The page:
This sweater pattern is a wonderful project for the advanced beginner (that means, if you are comfortable making hats), a great first sweater, and an introduction to one-piece construction. Once you understand this pattern, you can make any number of variations on it.
This lovely scarf is a wonderful example of how beautiful crochet is in lace weight mohair, and it feels like cloud! While the pattern itself is fairly simple and works up quickly, both halves of the scarf look the same because they are worked from the center out. To start the scarf, you work a row of foundation shell stitch, and the pattern includes a photo tutorial on how to do foundation shell stitch. After the first half of the scarf is complete, you go back and begin the second half by working into the bottom of the foundation row.
This Corner-to-Corner baby blanket is made using a variation on classic Crazy Stitch that I like to call Open Crazy Stitch. While this pattern is more open than a crazy stitch blanket, the eyelets create a texture similar to that of a granny square blanket. Made with chunky yarn and a size K hook, this is a fast project that can be completed in a weekend, making it an ideal baby shower gift or charity stitching project. For a more gender-neutral look, choose different colors than pictured and omit the roses on the corners.
Woven Mesh Crocheted Cowl
This cowl is fun to make and feels good to wear. I love woven mesh stitch, because it is visually interesting without overwhelming the yarn, and it is textured and squishy without being heavy. The pattern is worked in the round, working out from the center. There is no hard chain edge, because the work begins with foundation double crochet. The overall texture of the mesh is broken up with stripes of double crochet and light crab stitch, including a round of light knurling around the middle.
This beautiful crescent scarf plays with the use of prime numbers, rows that are not an even number of pattern repeats, and a repeat that continues beyond the end of each row to create the illusion of a random combination of stitches. It is worked starting at the back of the neck, increasing outward to create a slightly ruffled crescent shape. The overall effect is dressy, elegant, and almost floral, while still being abstract. Despite its fancy appearance, this scarf is very forgiving to make, as the loose gauge hides a multitude of sins, and stitch “errors” simply contribute to the apparently random stitch placement.
Endless Coil Baby Blanket
This is a simple, practical, unisex baby blanket pattern. Made in worsted weight yarn, it works up quickly, but with enough going on to keep the stitching from being boring.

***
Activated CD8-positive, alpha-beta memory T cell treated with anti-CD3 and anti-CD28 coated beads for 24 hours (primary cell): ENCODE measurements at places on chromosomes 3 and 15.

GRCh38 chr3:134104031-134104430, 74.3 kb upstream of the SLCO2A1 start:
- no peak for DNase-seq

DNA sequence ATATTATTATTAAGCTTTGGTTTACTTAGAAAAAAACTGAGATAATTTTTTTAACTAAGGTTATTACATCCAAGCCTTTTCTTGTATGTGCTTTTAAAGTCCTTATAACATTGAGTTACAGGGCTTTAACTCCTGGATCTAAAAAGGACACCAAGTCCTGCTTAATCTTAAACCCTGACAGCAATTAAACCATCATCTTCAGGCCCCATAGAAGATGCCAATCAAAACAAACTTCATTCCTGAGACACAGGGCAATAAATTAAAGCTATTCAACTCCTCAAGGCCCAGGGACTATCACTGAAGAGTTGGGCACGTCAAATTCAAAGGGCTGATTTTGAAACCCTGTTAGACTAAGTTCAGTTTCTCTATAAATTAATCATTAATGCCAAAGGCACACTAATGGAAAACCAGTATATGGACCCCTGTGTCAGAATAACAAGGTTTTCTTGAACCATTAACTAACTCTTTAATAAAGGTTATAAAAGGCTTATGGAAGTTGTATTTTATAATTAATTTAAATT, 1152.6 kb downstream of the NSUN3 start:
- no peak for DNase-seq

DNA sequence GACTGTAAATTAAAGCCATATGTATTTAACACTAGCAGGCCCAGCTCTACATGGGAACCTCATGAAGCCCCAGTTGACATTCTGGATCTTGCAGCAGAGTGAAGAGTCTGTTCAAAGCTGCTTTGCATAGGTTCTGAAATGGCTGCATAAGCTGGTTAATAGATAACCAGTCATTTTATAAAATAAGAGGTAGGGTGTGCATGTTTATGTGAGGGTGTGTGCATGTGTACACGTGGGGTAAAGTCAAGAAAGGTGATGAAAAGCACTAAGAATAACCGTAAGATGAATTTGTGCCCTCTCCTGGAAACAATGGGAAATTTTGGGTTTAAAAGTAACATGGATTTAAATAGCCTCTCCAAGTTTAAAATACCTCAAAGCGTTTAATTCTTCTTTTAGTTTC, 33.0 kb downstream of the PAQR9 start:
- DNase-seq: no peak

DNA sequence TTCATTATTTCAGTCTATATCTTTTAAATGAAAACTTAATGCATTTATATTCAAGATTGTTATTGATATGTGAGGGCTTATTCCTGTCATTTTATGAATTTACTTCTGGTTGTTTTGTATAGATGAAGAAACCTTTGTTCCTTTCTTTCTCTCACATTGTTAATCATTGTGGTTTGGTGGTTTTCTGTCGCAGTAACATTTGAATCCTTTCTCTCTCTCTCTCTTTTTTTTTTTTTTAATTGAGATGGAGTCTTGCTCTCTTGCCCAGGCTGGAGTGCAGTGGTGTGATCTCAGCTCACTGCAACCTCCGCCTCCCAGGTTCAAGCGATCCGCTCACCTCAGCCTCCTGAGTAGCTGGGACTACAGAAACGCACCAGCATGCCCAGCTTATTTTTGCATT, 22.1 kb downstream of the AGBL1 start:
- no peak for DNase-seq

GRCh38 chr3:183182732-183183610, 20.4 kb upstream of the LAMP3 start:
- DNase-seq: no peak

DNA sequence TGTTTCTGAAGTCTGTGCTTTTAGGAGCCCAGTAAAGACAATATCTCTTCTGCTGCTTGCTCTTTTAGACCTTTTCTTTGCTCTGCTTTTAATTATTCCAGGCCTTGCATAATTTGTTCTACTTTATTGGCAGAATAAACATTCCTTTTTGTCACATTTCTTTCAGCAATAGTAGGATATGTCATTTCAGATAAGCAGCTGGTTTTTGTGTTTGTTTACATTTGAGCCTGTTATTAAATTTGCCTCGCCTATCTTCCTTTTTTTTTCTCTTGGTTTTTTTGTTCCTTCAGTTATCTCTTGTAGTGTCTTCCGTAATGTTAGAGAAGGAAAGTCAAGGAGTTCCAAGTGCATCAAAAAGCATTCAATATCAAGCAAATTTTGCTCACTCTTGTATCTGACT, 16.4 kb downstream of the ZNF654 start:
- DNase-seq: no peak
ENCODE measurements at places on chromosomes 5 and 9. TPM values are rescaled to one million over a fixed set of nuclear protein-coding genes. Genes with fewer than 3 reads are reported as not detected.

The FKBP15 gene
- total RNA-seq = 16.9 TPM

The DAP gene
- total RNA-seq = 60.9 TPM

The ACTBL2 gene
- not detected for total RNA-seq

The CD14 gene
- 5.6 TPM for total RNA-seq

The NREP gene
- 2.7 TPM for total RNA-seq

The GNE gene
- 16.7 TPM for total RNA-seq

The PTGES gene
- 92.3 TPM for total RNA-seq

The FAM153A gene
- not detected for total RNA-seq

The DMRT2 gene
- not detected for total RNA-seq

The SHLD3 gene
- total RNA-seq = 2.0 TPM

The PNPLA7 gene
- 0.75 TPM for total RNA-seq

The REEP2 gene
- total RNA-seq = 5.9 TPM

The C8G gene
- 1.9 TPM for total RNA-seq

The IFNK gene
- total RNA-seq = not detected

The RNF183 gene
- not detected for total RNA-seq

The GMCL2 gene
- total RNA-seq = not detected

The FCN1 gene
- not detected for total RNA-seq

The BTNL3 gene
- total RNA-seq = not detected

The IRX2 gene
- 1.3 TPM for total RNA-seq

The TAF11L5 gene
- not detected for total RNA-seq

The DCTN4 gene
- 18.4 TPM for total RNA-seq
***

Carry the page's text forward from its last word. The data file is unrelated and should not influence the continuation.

Woven Waves Hat
This faux cable hat uses a simple knit and purl pattern to create the illusion of cables. It's a quick knit that has enough variety to stay fun from start to finish. Use thicker or thinner yarn to change the size of the hat.
A cozy, quick knit, this hooded scarf is shaped a little differently from your average hooded scarf pattern. It has a more modern look and is easier to make than its companion, the Enchanted Shawl. Most hooded scarf patterns involve making an extra long scarf, folding it in half, and sewing a seam along a segment of the fold, which creates a weak and uncomfortable point at the back of the neck. This pattern avoids both drawbacks. Enjoy!
Girl's Chevron Cloche
This charming cloche starts with a granny square on the crown and uses chevron stitch for the body and brim. It’s fast to make without being boring--a quick project for an intermediate crocheter. Use different gauges (worsted or DK) to make a hat for a child or baby.
Kid's Upside Down Hat
This simple watch cap is a fast knit, using chunky yarn and big needles. What sets it apart from other hats, though, is that it is made from the top down, much like hats are usually made in crochet. It’s simple and fun to make, and easy to adjust for length.
Toddler Sweater to Crochet
This sweater is a basic concept, with very little shaping. You can vary the amount and type of yarn, the hook, and the stitch to make a basic pullover sweater. This pattern makes a size 2T sweater, and the buttons at the shoulder are good for small children. The instructions also provide the opportunity to substitute whatever gauge and measurements you like, so you can make similar sweaters in other yarns and sizes.
Easy Peasy Baby Sweater
This basic, unisex, boatneck baby sweater pattern is fast and easy to make, with little shaping. What sets it apart from other sweater patterns is that the sleeves are worked from the shoulder down, not from the cuff up, and they are worked directly from the body of the sweater, meaning that you do not sew the sleeves to the body during finishing.
Pixie Slipper Pattern Booklet
This collection of five crochet patterns progresses from the classic pixie slipper pattern through a variety of techniques and design modifications, illustrating the design process and how to make crochet more practical.
Girl's Crocheted Cardigan
This charming sweater (girl's US size 5) is both feminine and practical, demonstrating a variety of innovative techniques for crocheted garment construction.
Easy Felted Purse
This elegant shawl pattern is both simple to make and fun to wear.
Monster Socks are a fun-to-make, whimsical sock pattern with details that help them stay on small feet.